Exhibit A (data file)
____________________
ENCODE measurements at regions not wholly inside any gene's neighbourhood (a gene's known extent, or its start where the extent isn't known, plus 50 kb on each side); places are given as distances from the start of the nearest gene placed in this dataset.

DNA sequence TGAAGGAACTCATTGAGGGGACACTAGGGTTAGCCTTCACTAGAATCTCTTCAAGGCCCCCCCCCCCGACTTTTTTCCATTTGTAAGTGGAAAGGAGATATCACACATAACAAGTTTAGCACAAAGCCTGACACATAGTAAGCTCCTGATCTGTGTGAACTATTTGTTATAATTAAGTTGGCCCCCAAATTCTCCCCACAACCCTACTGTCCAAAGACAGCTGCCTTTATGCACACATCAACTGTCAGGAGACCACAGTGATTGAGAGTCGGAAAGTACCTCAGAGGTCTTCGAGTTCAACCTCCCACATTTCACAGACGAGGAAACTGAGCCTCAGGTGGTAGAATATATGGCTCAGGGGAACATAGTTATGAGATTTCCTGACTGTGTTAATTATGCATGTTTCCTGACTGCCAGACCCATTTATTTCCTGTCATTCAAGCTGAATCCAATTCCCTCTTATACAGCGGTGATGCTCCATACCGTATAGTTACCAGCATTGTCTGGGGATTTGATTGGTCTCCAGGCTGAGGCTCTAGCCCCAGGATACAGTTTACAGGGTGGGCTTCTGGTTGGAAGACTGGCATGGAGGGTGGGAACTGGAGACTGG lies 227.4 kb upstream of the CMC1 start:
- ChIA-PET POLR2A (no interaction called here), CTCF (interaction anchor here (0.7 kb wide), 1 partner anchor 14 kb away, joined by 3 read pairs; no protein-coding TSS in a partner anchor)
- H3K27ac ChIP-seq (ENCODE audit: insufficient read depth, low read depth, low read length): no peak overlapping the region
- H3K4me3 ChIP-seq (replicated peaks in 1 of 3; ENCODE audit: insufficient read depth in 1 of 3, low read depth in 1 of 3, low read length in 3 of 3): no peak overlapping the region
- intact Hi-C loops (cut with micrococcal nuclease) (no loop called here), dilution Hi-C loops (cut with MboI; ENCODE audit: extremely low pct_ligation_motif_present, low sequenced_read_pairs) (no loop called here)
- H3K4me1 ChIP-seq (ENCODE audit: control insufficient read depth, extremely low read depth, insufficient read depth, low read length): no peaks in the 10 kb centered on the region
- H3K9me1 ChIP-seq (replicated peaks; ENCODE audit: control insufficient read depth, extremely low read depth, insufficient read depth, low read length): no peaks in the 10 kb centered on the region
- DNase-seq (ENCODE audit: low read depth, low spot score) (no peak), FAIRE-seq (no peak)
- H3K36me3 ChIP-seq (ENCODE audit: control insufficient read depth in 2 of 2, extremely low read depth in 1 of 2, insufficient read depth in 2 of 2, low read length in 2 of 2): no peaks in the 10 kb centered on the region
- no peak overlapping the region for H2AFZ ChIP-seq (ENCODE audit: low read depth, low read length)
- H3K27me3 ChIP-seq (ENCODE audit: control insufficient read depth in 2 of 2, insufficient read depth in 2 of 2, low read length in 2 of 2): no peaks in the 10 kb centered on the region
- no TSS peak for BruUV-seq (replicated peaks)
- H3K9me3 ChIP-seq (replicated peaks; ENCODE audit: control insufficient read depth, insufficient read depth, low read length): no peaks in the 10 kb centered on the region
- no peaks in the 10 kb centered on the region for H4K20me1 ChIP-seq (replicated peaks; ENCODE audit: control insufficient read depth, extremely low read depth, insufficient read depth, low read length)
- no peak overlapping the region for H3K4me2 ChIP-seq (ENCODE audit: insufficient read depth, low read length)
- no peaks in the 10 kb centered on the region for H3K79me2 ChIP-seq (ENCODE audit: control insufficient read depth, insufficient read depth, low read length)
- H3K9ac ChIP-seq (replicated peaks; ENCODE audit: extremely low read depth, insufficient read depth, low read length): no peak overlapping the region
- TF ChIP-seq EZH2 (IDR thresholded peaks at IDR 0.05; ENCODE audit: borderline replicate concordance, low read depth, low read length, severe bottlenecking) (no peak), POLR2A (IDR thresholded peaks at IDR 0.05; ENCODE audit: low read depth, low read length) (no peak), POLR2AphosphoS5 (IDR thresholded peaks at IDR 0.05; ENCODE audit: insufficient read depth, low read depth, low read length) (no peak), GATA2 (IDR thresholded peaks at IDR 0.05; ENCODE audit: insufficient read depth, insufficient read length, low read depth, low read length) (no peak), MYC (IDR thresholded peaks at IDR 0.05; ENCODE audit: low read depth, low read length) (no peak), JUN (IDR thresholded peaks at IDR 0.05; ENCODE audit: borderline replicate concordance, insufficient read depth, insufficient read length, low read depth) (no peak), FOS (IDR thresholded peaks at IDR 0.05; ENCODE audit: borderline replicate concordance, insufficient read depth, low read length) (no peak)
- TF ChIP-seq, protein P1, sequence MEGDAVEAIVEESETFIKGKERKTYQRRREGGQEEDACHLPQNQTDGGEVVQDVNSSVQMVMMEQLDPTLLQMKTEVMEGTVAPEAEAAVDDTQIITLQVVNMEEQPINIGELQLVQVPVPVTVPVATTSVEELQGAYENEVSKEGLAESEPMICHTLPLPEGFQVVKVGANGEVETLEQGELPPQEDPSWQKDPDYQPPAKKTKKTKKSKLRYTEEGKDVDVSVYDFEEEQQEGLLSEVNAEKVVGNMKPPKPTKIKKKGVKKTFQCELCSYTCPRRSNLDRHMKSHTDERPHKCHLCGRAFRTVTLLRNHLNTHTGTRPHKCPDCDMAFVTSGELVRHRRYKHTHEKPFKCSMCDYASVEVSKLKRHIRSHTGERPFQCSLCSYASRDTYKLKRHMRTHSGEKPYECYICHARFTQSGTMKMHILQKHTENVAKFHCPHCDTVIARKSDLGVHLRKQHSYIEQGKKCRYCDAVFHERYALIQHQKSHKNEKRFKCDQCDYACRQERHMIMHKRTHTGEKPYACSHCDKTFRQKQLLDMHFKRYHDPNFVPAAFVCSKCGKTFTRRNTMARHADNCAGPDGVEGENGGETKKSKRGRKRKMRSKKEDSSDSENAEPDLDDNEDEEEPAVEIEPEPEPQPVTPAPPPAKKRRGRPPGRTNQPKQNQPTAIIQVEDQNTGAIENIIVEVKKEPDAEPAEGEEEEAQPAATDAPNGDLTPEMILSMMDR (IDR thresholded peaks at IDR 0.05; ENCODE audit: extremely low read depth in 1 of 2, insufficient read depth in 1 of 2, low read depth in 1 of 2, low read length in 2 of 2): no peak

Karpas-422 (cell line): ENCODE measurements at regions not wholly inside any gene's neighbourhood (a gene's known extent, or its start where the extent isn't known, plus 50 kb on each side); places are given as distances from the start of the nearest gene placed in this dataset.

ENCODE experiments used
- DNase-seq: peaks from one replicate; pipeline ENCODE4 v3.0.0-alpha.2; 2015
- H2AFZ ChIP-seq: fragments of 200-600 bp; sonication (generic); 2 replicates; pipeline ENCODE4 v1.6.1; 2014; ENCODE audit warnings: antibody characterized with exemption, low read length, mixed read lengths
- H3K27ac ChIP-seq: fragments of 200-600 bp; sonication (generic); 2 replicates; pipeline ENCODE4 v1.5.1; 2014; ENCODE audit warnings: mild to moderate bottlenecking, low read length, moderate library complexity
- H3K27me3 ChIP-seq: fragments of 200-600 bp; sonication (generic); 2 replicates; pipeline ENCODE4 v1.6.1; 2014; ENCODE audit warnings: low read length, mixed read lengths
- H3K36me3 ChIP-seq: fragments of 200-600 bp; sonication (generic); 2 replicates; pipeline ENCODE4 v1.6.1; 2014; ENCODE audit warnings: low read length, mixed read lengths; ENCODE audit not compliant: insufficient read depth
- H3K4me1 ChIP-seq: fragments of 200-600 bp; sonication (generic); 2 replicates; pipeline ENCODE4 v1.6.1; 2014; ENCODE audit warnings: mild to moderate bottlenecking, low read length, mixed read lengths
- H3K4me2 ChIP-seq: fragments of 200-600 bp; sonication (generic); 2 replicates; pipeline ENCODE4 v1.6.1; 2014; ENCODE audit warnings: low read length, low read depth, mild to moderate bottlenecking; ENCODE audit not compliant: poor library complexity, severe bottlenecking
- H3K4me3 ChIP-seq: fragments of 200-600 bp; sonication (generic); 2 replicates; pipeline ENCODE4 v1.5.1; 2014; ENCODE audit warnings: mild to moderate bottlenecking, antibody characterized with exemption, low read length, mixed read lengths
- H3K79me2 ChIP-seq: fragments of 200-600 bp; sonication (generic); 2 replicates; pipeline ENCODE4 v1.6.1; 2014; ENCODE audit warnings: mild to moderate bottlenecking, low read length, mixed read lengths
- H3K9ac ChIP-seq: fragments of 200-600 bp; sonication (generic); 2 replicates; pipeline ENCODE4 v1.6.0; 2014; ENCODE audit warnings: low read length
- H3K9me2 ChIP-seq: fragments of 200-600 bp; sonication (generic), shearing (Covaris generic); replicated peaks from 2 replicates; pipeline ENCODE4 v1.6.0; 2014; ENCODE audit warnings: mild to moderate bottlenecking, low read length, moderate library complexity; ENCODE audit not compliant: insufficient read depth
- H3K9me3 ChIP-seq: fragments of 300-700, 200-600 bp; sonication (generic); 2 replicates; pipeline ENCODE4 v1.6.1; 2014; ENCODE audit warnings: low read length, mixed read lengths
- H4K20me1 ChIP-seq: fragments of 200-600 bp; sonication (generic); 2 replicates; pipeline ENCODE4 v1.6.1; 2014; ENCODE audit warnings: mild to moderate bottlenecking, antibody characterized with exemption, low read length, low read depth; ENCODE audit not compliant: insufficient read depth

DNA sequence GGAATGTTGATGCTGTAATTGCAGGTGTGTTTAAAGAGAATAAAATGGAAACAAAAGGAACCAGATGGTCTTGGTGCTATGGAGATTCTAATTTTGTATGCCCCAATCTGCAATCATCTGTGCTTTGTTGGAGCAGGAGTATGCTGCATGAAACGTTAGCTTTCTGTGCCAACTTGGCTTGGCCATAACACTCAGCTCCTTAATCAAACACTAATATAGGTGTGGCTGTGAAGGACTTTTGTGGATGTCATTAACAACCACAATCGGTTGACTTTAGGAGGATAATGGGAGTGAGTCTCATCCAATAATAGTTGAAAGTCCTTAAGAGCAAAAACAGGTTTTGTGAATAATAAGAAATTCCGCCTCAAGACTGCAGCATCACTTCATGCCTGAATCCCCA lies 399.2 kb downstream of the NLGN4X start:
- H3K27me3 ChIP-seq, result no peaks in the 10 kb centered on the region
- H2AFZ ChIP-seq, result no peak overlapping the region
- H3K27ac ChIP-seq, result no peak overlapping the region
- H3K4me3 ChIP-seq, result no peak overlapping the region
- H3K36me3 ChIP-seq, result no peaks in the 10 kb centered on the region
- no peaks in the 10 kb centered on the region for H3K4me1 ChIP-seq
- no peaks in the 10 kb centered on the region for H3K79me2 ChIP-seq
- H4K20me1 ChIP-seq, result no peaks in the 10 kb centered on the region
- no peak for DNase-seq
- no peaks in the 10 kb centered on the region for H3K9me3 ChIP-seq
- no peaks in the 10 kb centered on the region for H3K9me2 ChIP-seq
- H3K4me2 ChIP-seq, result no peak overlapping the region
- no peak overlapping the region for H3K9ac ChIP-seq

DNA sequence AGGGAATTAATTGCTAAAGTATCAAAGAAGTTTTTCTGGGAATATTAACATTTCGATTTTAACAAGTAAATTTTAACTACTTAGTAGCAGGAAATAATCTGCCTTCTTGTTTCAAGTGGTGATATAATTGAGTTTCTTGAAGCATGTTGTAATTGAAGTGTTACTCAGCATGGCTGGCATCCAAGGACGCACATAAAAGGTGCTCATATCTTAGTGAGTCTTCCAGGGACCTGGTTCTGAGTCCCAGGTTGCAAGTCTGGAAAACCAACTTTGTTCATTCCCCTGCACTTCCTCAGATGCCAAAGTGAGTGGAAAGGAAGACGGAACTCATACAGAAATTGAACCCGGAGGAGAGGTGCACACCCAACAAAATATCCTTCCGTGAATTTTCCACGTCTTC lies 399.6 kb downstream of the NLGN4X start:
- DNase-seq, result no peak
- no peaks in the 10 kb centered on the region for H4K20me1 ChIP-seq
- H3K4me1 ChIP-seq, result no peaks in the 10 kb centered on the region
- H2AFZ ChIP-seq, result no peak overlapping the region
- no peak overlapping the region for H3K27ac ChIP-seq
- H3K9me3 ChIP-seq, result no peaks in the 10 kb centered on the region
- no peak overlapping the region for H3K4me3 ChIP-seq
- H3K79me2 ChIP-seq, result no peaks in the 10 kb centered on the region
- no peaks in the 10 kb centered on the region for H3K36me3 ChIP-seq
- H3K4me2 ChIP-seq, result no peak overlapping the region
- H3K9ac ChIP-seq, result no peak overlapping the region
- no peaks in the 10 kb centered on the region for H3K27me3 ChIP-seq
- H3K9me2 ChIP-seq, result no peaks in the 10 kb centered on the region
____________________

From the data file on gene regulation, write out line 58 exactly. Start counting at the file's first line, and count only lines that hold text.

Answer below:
- H3K79me2 ChIP-seq, result no peaks in the 10 kb centered on the region